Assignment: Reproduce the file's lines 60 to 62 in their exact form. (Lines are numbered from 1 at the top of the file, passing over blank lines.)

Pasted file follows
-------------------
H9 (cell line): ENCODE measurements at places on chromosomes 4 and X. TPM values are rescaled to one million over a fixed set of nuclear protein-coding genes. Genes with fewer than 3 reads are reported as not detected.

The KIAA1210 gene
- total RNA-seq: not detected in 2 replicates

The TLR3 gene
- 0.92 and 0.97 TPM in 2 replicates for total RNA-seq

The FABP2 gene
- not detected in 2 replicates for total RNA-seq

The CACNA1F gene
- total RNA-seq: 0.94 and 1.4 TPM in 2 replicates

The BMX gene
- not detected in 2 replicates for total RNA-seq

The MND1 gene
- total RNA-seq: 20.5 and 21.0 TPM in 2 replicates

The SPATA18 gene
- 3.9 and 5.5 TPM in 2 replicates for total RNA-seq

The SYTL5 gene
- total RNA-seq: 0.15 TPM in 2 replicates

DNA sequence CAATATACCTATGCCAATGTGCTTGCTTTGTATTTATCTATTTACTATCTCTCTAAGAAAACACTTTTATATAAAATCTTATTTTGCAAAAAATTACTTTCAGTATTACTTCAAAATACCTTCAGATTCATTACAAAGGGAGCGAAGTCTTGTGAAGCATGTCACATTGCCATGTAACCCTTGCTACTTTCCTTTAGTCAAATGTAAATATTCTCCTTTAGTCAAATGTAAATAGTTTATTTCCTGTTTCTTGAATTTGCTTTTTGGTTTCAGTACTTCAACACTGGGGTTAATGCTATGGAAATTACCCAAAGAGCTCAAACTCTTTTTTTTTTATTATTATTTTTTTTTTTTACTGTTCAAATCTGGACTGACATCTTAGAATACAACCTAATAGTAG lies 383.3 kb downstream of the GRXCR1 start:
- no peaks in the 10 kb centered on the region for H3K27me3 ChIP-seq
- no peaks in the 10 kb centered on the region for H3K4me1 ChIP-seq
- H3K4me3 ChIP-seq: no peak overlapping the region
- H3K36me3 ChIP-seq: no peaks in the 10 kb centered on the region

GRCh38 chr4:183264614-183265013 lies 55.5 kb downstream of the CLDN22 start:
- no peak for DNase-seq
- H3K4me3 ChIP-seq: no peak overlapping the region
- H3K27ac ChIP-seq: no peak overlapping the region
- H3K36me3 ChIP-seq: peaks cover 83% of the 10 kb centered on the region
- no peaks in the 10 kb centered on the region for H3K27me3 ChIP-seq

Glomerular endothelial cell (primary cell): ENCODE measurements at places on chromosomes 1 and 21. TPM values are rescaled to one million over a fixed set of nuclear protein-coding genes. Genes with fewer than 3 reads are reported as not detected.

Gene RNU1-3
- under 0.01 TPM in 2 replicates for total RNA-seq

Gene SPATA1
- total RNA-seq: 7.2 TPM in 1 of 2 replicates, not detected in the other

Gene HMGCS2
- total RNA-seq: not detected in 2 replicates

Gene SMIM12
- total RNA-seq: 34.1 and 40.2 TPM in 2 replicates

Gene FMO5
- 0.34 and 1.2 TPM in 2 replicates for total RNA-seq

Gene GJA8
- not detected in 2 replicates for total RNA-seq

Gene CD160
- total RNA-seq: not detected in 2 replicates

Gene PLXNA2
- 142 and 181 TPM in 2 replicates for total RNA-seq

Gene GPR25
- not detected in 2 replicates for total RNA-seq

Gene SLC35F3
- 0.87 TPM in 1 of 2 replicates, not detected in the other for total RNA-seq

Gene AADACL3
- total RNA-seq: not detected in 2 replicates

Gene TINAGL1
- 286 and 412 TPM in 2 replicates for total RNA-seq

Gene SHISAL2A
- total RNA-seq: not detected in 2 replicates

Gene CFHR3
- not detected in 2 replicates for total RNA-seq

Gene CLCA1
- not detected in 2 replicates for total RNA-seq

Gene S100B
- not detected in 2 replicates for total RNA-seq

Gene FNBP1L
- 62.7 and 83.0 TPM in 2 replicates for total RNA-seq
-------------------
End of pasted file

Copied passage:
Gene S100B
- not detected in 2 replicates for total RNA-seq

Gene FNBP1L